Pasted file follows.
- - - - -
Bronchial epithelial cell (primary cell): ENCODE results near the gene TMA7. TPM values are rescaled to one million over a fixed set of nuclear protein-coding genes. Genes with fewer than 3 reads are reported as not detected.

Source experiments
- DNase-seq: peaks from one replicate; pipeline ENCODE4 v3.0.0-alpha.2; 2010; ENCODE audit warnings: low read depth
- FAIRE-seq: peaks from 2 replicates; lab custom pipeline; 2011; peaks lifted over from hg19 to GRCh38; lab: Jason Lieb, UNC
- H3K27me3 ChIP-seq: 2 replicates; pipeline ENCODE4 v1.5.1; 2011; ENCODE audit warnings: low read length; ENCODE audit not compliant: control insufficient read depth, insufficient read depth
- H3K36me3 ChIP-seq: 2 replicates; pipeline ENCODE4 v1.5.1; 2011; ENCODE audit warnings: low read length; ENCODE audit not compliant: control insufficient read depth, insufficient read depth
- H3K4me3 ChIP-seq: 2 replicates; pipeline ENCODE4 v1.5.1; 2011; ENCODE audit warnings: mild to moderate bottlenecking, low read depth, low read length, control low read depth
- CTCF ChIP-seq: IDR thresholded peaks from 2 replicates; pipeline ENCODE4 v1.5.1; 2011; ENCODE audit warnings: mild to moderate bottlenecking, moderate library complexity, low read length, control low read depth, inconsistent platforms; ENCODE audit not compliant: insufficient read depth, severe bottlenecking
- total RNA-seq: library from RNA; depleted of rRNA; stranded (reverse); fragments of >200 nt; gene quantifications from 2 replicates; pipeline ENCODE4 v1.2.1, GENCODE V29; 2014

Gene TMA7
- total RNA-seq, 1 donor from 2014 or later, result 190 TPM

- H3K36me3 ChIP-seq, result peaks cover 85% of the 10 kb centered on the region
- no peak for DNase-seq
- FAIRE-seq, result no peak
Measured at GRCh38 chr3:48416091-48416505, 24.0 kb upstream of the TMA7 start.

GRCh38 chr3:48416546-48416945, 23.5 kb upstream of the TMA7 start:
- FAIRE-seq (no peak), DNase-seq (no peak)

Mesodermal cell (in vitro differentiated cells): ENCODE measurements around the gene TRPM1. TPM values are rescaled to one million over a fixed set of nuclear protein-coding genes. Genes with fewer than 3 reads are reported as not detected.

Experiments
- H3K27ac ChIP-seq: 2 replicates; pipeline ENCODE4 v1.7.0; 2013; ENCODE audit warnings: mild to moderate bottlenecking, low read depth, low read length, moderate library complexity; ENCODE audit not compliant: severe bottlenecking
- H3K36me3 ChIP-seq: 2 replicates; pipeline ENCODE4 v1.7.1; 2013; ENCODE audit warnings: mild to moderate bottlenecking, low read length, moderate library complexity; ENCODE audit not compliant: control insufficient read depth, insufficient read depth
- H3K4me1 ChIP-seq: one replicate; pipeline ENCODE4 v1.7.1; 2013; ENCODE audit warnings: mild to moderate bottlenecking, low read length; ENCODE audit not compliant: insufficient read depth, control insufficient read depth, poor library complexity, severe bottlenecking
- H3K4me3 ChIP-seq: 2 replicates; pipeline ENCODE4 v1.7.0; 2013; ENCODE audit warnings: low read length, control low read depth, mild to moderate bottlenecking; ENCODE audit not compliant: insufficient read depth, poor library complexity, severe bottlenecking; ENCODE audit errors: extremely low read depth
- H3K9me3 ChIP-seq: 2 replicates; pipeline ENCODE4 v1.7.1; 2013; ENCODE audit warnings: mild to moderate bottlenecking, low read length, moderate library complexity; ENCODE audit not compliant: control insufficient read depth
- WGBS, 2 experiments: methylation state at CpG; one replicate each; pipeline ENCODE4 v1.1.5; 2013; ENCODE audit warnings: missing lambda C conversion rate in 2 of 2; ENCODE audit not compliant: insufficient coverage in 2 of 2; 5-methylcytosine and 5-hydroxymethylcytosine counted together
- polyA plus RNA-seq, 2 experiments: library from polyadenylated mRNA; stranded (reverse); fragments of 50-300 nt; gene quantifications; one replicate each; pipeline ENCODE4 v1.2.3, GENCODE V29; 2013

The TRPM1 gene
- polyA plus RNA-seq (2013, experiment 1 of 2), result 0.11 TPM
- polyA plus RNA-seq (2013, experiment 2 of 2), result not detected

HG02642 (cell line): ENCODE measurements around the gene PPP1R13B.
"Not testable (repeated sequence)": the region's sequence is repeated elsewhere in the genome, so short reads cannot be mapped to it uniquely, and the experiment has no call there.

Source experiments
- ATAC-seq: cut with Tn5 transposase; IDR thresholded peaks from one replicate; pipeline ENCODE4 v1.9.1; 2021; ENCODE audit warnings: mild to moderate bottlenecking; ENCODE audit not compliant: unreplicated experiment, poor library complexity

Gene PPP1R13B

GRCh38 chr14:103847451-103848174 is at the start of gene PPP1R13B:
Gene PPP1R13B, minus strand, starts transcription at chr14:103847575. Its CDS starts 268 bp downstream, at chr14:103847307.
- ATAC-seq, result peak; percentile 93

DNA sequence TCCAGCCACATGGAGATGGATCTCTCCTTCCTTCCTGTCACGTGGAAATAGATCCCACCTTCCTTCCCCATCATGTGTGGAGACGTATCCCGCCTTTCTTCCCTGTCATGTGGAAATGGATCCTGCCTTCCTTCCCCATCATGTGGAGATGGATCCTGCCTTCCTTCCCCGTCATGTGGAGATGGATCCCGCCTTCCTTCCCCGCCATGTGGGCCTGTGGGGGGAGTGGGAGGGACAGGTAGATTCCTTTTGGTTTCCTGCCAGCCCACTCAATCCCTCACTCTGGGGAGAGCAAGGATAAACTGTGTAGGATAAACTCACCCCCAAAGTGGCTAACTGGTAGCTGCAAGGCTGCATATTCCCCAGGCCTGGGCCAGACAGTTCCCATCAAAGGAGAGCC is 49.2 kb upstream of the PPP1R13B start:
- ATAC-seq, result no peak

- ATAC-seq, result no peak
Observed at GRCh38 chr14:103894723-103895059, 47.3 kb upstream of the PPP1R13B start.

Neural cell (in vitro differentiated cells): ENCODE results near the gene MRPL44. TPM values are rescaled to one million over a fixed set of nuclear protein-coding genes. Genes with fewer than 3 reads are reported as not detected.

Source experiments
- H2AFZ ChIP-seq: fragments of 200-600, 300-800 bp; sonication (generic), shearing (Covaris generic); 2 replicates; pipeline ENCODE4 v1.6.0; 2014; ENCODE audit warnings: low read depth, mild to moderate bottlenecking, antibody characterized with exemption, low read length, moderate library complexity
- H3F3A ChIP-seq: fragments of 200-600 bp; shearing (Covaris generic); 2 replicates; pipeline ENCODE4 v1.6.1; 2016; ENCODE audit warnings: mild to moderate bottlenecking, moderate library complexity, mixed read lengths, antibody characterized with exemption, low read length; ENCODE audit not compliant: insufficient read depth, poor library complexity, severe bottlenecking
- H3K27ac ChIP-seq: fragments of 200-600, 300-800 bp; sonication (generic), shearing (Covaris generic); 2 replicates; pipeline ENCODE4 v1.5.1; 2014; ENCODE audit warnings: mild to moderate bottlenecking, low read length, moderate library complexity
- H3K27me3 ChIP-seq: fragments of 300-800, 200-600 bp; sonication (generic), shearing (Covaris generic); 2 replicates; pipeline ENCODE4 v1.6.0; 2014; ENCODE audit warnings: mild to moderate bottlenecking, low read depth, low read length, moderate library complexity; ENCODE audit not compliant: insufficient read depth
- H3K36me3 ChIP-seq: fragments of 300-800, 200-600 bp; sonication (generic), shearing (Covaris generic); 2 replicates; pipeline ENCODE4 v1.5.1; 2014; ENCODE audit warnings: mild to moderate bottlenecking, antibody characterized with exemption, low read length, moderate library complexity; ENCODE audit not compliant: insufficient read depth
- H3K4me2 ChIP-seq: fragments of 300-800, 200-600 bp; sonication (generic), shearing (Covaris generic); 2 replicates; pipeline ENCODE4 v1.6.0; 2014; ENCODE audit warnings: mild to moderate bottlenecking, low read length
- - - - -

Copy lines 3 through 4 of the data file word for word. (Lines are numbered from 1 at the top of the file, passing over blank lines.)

- DNase-seq: peaks from one replicate; pipeline ENCODE4 v3.0.0-alpha.2; 2010; ENCODE audit warnings: low read depth
- FAIRE-seq: peaks from 2 replicates; lab custom pipeline; 2011; peaks lifted over from hg19 to GRCh38; lab: Jason Lieb, UNC